Monday morning again, it’s 8:30am and he’s just getting into work. The weekend flew by. He really doesn’t want to be here. His stomach has dropped at the thought of the next 9 hours. He hates this office.
It’s a hardcore sales floor with some intimidating guys doing big numbers. He’s on probation and has a script. He sits next to the sales director (who wrote the script) and is the most successful, well-spoken, super confident and daunting sales leader breathing down his neck.
The thing is, he really needs this job – he has credit card debt coming out of his ears, rent to pay and the general cost of living. London is expensive, and he really struggled to find anything else.
Outside of work he’s confident and sure of himself but has crumbled in this environment.
He has to make at least 100 cold calls today to doctors and leaders in the medical profession. They’re busy, smart, domineering professionals at the top of their game. The last thing they want is a cold call from some junior sales guy who has no idea what he’s doing.
The worst thing about this job is that he’s just as intimidated by his sales director and colleagues as he is about the doctors he has to call.
It’s a vicious cycle – he picks up the phone but doesn’t want the doctor to pick up or take the call, because that will mean being put on the spot and having to deliver a watertight introduction, which he just can’t do.
PA’s are just as bad. They hear the cracks in his voice and rip him apart.
He fake dials half the time so he can log an attempted call to show he’s working. It’s embarrassing but he can’t risk losing this job. He has no savings and no-one to help bail him out. He’s completely out of his depth and trapped.
With all this pressure it’s difficult to mask the nerves and sound confident, especially when your sales director and other senior guys are sat next to you hearing you fluff your lines.
Being asked ‘Who is this?? What do you want?’ firmly by doctors or PA’s, he responds weakly from the script he’s been given.
All his insecurities come through in his voice. He’s not selling anything to anyone. He can’t even string a sentence together. They rip him to shreds time and time again.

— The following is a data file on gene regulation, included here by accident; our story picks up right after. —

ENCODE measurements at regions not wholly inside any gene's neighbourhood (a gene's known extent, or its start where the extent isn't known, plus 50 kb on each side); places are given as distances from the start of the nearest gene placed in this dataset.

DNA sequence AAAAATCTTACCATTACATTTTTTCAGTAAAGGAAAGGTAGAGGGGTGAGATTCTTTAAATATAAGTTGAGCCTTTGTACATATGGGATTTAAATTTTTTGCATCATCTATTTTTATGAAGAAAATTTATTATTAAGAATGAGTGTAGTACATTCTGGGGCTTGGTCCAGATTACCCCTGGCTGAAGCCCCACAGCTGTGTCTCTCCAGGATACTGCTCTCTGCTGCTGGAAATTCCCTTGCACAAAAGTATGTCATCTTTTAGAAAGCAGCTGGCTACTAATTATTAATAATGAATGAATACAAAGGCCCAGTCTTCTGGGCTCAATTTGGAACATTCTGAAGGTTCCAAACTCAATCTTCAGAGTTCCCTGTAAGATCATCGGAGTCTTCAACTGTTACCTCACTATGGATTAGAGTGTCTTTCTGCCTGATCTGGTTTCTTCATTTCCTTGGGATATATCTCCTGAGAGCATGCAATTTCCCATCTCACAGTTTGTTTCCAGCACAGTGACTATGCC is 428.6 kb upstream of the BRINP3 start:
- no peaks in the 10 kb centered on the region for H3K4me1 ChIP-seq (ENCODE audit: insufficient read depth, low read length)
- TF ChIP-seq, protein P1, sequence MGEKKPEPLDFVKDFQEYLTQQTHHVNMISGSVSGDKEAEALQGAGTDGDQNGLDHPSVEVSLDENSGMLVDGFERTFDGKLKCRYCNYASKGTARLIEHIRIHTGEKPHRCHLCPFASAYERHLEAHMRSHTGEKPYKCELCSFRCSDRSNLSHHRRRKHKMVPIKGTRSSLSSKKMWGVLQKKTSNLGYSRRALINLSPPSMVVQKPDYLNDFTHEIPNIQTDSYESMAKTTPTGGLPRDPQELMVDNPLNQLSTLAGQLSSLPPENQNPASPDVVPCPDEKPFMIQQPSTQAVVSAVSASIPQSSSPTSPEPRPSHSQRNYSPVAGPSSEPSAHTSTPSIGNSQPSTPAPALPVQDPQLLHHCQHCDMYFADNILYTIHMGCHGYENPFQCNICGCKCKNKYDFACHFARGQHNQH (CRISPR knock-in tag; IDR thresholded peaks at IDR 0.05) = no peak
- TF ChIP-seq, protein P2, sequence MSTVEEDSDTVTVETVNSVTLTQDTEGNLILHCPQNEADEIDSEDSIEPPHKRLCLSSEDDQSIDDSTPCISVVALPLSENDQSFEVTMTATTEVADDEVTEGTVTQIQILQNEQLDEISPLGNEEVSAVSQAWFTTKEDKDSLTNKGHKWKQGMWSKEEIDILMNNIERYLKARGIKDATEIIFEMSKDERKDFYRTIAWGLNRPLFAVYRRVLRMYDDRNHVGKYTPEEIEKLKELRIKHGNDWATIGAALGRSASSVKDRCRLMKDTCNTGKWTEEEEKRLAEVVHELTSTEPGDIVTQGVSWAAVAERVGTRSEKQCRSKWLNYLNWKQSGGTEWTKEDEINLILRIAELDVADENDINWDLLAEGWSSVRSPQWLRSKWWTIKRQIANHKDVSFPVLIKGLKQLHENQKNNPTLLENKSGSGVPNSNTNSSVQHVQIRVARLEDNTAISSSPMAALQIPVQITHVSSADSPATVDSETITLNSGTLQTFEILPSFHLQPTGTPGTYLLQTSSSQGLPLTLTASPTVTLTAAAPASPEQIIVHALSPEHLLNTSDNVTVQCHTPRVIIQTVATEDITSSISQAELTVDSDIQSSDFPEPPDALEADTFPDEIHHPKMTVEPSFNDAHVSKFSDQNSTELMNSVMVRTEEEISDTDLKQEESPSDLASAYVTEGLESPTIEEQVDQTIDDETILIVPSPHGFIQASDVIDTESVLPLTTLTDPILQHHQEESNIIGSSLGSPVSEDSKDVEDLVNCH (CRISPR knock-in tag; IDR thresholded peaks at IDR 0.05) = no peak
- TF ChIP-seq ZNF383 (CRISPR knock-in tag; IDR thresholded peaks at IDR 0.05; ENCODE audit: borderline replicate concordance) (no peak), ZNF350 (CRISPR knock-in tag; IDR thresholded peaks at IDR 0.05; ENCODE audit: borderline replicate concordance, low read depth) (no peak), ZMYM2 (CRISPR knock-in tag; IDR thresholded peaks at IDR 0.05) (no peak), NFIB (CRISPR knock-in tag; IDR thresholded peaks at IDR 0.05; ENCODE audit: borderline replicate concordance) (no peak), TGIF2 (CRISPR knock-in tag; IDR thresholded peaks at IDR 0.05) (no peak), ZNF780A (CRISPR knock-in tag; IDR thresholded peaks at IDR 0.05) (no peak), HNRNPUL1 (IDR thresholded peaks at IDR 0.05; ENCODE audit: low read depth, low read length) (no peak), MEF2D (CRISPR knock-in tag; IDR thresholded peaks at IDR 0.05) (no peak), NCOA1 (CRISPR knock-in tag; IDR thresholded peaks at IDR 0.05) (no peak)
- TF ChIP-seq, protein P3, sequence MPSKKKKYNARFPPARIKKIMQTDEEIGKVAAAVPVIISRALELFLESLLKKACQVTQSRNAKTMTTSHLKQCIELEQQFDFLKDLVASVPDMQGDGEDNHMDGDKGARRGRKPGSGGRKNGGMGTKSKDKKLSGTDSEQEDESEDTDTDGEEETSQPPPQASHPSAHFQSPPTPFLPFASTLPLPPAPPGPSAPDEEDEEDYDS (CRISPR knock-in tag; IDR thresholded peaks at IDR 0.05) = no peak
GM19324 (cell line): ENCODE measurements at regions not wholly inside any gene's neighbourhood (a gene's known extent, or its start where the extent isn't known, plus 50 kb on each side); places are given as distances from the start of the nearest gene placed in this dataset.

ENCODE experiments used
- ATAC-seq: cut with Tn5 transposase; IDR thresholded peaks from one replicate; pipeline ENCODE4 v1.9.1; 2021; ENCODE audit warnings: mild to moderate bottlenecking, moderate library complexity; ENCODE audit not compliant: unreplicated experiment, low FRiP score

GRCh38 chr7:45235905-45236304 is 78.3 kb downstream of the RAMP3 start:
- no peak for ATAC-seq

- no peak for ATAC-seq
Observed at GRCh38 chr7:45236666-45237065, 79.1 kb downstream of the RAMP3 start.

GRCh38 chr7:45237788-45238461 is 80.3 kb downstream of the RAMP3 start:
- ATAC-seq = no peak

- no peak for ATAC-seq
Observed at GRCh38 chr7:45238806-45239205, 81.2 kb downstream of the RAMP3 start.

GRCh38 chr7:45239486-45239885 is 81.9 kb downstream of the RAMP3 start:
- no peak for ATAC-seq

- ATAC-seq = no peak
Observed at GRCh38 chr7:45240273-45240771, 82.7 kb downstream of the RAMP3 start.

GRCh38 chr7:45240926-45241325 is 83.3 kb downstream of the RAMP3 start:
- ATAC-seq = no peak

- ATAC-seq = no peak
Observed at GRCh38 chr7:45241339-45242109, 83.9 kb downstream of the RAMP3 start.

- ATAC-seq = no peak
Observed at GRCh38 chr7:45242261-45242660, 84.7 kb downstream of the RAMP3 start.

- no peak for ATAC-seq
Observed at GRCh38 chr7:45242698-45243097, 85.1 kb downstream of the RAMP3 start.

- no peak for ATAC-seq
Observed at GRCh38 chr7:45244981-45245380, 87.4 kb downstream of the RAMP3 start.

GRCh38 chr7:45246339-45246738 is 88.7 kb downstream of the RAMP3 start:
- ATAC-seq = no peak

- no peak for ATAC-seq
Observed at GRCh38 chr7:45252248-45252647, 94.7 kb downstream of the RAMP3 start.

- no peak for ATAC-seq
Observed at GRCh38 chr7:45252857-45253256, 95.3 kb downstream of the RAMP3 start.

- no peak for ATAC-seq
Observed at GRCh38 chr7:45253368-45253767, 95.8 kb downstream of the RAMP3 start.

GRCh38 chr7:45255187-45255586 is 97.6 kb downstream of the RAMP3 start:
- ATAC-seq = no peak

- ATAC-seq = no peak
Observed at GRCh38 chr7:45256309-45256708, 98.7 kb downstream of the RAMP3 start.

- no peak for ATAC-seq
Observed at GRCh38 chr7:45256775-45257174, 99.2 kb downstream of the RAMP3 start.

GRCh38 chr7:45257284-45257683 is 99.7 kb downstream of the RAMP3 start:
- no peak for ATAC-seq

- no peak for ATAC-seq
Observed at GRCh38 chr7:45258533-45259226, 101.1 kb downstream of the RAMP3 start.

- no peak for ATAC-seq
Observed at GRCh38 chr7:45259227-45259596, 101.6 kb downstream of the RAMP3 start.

He’s never felt so dumb, small, insignificant, weak, or useless. His self esteem is out the window, he has no gravitas, swagger, or confidence like the other guys. He’s at an all-time low.
This was me in a junior sales role at the start of my career. There wasn’t really any support, and it was too humiliating to ask for help. Just a lot of testosterone and egos flying though in the air.
But guess what?
· I persevered
· I kept going
· I slowly built myself up in confidence.
· I faced my fears head on
· I overcame my insecurities
· I improved ever so slightly each week
It taught me the power of standing up against your worst fears, which are almost always in your own head.
It took me to the darkest of places, which I told myself I would never go back to if I overcame this.
Once I came out the other end, it completely transformed my career in sales, and accelerated my earnings beyond my wildest expectations. I grew into someone unrecognisable compared with before.
One of the most important things in sales is finding your own voice.
To help with this you need to breathe into your diaphragm, speak slower, pause, and avoid looking down. Stop panicking. Take your time.
Once you find your voice everything starts to fall into place.
Never try to compare yourself to others. Model and listen to others but never try to be a poor second version of anyone else. You must discover your own style.
This experience taught me how to confidently communicate with anyone, handle anything, and be whatever I wanted in my career.
I’ll always remember this period as the steepest learning curve, but also the most rewarding. It went beyond sales – it impacted every part of my life.
The reason I wanted to write this is to speak directly to anyone new to sales who’s really struggling and feels like sh*t about themselves – I know what it’s like to be at the lowest point. But I also know what it takes to turn things around.
So make a pact with yourself that you will do everything in your control to face your fears, fulfil your potential and become a top performer.
No-one should have to go through this type of thing at work but if things do become difficult just know that you’re not alone. And if I can do it then so can you.
Those top performers are not better than you – they are simply more experienced.
So never doubt yourself again.